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October 06, 2009

How Do You Stop A Runaway Vehicle?

Morguefile.comarchivedisplay226333.jpg In the aftermath of last month's news event involving deaths of a California Highway Patrol Officer and three members of his family, and the subsequent advisories by Toyota and the National Highway Traffic Safety Administration to recall more than 3.8 million vehicles to check their floor mats, one other issue comes to mind: "How DO you stop a runaway vehicle when the brakes don't seem to work?"

We've all heard stories about "Unintended Acceleration" in which vehicles are reported to suddenly accelerate on their own, and do not respond to braking by the driver. In most circumstances, cases of unintended or sudden acceleration can rarely be duplicated in vehicle testing. Often, such cases are caused when the driver accidentally steps on the gas rather than the brake.

I was recently advised by Mac DeMere  a colleague and expert driver with years of experience in the automotive industry: "If you're pushing the brake pedal and the car continues to accelerate, release that brake pedal and push the one to its left." He says pedal misapplication is a very common problem. The fact is, he says your vehicle's brakes are more powerful than the engine in every unmodified, well-maintained modern car.

So what should you do if your vehicle experiences unintended acceleration?

In its recent safety advisory, Toyota offers the following suggestions:
"Should the vehicle continue to accelerate rapidly after releasing the accelerator pedal, this could be an indication of floor mat interference.  If this occurs, Toyota recommends the driver take the following actions:
First, if it is possible and safe to do so, pull back the floor mat and dislodge it from the accelerator pedal; then pull over and stop the vehicle.

If the floor mat cannot be dislodged, then firmly and steadily step on the brake pedal with both feet. Do NOT pump the brake pedal repeatedly as this will increase the effort required to slow the vehicle.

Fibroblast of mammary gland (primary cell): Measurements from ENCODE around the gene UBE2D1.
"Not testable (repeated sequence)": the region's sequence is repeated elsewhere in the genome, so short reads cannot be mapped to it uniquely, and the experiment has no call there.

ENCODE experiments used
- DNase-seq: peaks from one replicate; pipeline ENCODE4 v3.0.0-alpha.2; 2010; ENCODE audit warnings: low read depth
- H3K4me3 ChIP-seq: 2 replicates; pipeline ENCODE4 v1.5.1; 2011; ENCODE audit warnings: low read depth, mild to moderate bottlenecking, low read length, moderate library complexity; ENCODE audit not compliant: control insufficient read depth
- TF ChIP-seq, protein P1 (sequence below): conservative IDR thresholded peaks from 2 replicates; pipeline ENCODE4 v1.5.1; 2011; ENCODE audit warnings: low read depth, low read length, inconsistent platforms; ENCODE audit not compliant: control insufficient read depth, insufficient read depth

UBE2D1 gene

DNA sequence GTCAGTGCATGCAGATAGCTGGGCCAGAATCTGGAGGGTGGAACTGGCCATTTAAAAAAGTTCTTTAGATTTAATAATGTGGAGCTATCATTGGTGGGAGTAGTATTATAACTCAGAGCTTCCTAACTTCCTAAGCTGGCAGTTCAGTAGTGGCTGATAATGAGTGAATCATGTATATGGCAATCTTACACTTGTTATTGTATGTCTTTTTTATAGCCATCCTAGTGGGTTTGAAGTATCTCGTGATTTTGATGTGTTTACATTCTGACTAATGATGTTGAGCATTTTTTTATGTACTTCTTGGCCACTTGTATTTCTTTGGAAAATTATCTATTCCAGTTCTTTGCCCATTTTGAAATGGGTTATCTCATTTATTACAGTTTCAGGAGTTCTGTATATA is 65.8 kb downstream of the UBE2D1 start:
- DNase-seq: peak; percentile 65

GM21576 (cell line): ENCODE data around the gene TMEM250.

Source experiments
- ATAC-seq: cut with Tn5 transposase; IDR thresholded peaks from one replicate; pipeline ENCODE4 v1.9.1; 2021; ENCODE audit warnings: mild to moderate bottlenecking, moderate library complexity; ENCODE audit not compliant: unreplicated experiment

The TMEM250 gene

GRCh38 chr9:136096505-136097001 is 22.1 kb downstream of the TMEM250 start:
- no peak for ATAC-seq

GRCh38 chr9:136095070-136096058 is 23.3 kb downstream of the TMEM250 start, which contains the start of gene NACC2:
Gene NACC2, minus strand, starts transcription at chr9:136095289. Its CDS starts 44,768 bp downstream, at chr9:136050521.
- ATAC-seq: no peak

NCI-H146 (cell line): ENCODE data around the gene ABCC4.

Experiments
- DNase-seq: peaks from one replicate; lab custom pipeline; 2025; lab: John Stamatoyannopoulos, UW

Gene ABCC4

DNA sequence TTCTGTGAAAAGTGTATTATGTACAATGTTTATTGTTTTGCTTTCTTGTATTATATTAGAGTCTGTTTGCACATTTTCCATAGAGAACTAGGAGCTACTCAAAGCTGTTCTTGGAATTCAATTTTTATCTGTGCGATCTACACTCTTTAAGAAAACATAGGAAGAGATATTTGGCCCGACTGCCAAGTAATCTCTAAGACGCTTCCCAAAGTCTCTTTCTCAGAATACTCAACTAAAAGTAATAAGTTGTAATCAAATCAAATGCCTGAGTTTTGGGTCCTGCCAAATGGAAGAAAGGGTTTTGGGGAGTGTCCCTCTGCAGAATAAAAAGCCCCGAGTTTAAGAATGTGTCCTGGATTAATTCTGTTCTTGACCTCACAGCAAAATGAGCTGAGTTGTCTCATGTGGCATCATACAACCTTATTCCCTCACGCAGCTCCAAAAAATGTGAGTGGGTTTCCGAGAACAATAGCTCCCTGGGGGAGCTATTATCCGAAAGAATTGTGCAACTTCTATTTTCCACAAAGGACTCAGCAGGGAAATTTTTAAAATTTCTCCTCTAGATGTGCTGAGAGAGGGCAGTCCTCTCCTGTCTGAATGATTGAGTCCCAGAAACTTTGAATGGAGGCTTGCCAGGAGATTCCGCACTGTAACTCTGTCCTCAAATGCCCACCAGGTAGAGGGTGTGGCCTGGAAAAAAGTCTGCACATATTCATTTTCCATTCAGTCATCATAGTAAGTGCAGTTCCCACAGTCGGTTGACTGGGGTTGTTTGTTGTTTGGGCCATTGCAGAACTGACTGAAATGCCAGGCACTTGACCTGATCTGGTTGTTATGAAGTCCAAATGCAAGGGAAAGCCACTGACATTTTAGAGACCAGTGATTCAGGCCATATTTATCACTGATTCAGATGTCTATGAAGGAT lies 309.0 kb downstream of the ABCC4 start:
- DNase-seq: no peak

Shift the transmission gear selector to the Neutral (N) position and use the brakes to make a controlled stop at the side of the road and turn off the engine.
If unable to put the vehicle in Neutral, turn the engine OFF, or to ACC. This will not cause loss of steering or braking control, but the power assist to these systems will be lost.

-If the vehicle is equipped with an Engine Start/Stop button, firmly and steadily push the button for at least three seconds to turn off the engine. Do NOT tap the Engine Start/Stop button.

-If the vehicle is equipped with a conventional key-ignition, turn the ignition key to the ACC position to turn off the engine. Do NOT remove the key from the ignition as this will lock the steering wheel."

Morguefile.comarchivedisplay226198.jpg This is a lot of stuff to remember if you're in a panic situation, so -- regardless of what kind of car you are driving -- if you can only remember one thing it's this: you can downshift the transmission gear selector into lower gears to slow the vehicle or go into neutral (N) position and then use the brakes to make a controlled stop.

If for some reason the brake pedal doesn't seem to work (see Mac's note above), once the car is in neutral, you can ease on the emergency brake  to slow the vehicle. (Don't jerk the e-brake with full force: that can cause fishtailing, or snap the cable which operates the mechanism.)  This is better than turning the engine off, which could shut down power to the steering and make it very difficult to steer the vehicle.

Even if the engine is revving, as long as the car is in neutral, it can't apply that force to the wheels, and you will still retain control of the steering system to assist you in coasting the vehicle to a safer stop.

Jody-devere_president_askpatty Jody DeVere
President and CEO

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